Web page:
No clarity on recognising tribal rights on forest land

Fresh assurances on the issue by political parties leading to felling of more trees

March 15, 2019 11:02 pm | Updated 11:02 pm IST - ADILABAD

Forest clearings converted into agriculture fields in Adilabad district.

Forest clearings converted into agriculture fields in Adilabad district.

On the face of it, nothing seems wrong in political parties making promises to tribals on recognising their rights to till the forest land, as was the case during 2004 general elections in the undivided Adilabad district. But their failure in specifying the conditionalities that are involved in the process has invariably resulted in more felling of trees even by the non-tribals.

This election is no different from those in the past as is evident from the fact that Telangana Forest Minister A. Indrakaran Reddy assured voters during meetings a few days ago in Adilabad and Kagaznagar that Chief Minister K. Chandrasekhar Rao would evolve a strategy to give them rights on podu land. Mr. Rao himself and former Forest Minister Jogu Ramanna had also given similar assurances to the tribals during the December 11 Assembly elections.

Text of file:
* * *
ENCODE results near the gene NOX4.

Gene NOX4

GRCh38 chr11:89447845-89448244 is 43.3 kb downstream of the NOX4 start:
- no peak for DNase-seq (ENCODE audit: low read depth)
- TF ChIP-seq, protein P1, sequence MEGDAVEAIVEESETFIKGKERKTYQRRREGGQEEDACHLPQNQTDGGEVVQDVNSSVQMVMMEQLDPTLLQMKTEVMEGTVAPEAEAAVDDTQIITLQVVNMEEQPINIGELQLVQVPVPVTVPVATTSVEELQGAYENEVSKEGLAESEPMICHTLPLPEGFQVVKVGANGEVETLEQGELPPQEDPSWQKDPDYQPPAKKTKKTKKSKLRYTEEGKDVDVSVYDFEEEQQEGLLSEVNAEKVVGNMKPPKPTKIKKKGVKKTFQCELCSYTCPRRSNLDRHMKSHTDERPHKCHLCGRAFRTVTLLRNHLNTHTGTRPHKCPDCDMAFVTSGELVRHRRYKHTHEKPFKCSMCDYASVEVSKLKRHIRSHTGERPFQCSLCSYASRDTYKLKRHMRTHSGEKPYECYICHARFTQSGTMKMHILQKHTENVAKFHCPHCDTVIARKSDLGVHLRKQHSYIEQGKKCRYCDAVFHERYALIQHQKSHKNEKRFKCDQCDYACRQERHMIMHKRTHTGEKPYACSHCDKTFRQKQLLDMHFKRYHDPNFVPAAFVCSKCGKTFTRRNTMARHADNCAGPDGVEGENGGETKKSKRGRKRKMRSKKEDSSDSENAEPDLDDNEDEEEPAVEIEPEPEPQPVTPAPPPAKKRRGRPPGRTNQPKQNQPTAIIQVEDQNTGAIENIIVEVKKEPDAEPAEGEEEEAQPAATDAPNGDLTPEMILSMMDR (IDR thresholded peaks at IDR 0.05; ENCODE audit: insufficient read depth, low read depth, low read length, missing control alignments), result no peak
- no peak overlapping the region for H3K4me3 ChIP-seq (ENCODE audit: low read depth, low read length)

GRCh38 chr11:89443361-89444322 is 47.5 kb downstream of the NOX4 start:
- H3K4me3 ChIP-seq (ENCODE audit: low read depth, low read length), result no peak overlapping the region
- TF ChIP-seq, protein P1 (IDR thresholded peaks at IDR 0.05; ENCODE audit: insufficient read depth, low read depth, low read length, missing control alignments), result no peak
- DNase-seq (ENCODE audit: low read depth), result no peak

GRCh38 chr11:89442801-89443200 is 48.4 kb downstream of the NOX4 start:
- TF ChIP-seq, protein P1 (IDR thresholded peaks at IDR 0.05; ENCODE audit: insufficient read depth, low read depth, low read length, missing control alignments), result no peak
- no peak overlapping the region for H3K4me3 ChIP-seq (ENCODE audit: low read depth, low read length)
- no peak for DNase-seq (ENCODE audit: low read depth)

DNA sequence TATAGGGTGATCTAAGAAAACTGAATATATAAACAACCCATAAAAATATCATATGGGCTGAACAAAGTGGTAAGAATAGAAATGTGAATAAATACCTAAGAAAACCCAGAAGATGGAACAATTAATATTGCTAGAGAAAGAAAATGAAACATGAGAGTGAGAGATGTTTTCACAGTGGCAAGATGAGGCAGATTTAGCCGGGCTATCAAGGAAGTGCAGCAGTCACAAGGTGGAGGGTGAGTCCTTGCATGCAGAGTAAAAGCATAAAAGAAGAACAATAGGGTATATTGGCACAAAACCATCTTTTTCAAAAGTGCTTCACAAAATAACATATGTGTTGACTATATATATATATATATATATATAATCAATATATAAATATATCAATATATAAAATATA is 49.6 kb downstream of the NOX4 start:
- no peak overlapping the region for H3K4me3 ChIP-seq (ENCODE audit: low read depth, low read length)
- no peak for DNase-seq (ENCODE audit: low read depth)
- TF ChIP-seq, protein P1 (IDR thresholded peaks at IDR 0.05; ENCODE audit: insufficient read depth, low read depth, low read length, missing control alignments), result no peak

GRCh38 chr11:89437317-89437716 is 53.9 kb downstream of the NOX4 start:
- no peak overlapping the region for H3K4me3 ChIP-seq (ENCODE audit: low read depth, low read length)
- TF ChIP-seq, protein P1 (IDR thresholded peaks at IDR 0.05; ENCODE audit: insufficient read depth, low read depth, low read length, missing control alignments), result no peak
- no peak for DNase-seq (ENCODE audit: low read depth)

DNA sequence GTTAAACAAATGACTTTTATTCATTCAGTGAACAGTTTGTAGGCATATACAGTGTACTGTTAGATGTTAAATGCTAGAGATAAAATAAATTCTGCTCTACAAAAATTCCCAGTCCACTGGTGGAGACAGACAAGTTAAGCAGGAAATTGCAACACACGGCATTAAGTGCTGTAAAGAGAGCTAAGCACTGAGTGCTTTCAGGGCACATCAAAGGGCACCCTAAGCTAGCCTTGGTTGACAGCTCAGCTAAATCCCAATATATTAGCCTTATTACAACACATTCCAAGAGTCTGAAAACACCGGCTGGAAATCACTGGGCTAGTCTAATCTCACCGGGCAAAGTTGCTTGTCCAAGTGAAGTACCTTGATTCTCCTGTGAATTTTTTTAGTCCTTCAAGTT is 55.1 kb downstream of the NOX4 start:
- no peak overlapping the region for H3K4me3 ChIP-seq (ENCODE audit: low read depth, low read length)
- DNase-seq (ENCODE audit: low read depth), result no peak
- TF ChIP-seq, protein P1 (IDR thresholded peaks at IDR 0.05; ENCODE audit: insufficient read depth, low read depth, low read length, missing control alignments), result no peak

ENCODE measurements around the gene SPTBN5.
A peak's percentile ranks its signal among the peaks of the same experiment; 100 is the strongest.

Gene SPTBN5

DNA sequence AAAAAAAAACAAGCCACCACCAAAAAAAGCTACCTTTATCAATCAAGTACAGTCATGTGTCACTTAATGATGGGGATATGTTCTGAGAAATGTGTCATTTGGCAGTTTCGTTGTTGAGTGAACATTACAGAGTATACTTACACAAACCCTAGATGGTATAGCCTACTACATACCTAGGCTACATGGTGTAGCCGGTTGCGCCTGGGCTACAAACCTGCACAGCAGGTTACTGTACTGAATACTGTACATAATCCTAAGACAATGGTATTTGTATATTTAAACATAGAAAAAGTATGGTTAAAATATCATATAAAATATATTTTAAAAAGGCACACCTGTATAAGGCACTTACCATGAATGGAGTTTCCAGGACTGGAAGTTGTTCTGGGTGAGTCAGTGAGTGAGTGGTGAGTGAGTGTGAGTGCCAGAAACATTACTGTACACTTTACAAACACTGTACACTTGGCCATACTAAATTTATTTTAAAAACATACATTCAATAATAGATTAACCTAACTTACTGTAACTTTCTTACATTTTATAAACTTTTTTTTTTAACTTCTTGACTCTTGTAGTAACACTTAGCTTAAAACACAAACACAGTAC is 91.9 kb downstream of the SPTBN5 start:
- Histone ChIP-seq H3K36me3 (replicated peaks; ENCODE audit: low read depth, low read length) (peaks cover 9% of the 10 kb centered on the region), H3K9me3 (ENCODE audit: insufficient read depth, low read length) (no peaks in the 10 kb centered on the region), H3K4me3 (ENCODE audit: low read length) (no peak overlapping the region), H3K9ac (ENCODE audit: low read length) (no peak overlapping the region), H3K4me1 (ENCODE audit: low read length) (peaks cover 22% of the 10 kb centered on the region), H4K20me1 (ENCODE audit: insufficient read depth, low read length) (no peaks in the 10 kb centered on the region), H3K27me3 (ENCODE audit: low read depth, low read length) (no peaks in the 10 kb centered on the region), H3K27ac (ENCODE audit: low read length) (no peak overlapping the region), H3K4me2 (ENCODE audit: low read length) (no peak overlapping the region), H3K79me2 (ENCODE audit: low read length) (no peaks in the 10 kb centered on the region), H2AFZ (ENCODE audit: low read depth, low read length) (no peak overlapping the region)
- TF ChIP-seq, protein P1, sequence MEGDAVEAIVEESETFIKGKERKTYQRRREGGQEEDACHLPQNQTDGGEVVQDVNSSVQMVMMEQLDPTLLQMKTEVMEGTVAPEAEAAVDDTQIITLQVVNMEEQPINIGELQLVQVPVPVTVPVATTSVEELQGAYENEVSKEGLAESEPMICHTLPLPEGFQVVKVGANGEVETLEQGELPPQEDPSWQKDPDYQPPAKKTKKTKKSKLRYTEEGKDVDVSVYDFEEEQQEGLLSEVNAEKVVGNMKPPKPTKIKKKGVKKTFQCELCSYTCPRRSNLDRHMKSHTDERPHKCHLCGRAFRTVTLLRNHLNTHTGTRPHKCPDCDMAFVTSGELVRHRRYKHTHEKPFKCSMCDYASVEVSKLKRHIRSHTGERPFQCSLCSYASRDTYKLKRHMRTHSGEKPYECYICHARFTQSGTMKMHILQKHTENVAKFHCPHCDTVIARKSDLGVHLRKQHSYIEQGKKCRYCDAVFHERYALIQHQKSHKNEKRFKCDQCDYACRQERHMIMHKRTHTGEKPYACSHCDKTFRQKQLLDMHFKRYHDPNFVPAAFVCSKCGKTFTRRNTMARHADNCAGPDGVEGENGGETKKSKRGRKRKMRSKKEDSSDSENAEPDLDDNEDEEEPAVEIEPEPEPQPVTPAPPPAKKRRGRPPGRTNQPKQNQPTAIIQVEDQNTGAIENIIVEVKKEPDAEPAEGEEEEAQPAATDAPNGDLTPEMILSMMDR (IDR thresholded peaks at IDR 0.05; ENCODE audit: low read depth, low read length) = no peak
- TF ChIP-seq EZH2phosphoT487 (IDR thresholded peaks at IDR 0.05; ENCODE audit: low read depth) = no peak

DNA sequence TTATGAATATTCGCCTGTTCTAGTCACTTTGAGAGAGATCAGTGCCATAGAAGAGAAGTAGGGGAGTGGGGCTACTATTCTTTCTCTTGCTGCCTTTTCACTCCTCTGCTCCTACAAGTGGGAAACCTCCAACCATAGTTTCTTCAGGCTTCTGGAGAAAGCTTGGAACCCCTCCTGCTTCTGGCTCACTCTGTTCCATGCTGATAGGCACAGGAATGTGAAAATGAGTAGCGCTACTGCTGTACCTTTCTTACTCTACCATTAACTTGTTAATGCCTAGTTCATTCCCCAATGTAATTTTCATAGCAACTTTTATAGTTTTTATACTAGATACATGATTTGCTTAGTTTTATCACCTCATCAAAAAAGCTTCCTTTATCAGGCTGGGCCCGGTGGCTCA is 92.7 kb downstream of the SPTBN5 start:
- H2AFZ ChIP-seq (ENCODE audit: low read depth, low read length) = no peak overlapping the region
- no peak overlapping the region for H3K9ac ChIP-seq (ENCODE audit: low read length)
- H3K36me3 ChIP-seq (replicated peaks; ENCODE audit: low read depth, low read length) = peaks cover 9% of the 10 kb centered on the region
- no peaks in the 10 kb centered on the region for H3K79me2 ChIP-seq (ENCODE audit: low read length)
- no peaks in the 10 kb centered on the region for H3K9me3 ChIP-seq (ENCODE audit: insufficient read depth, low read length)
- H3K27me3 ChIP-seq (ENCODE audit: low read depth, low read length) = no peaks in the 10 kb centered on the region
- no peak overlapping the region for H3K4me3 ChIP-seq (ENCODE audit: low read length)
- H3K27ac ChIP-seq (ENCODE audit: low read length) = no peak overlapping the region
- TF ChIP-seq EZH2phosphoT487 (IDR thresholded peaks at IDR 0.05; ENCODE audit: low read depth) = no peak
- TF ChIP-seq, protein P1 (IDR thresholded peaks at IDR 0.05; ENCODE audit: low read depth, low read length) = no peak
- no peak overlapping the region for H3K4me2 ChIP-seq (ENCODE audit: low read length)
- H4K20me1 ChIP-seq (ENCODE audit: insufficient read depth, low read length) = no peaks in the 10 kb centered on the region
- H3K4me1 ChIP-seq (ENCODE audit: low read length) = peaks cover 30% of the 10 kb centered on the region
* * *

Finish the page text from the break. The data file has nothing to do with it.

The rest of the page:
Under the Scheduled Tribes and Other Traditional Forest Dweller (Recognition of Forest Rights) Act (FRA)-2006, the Adilabad district accounted for 1,473 community forest right (CRF) claims involving an extent of 2,74,928 acres of land and 56,358 individual forest right (IRF) claims involving 2,23,789 acres until July 2016.

According to Promise and Performance of Forest Rights Recognition Act-2006, the Tenth Anniversary Report submitted by Palla Trinadha Rao in 2016, as many as 408 CRFs were recognised involving 2,70,232 acres and 37,181 IFRs were recognised involving 1,35,311 acres of land.

Claims to the rest of the land – 4,696 acres under CRF and 88,478 acres under IFR – were rejected. The cut off date for claiming the rights was December 2015, but the illegal felling of trees in the forest has never really ceased since the advent of the Act as farmers, even non-tribals, expect the political parties to regularise the extents cleared by them.

In the absence of concrete data with regard to the extent of encroachment of the forest land, it can be said that the government is depending on the claim petitions to quantify the encroachments before and after the FRA deadline. “Such complacence does not help the cause of forest protection,” observed a conservationist not wanting to be quoted.

The issue of the rights on podu land or clearings made in forests by the tribals, has come to the fore during Lok Sabha elections in the backdrop of the Supreme Court order of February 13 to evict all the forest encroachers. “No political leader is leaving an opportunity to assure the tribals and non-tribals of recognising their rights, which is resulting in fresh felling of trees,” the conservationist said.

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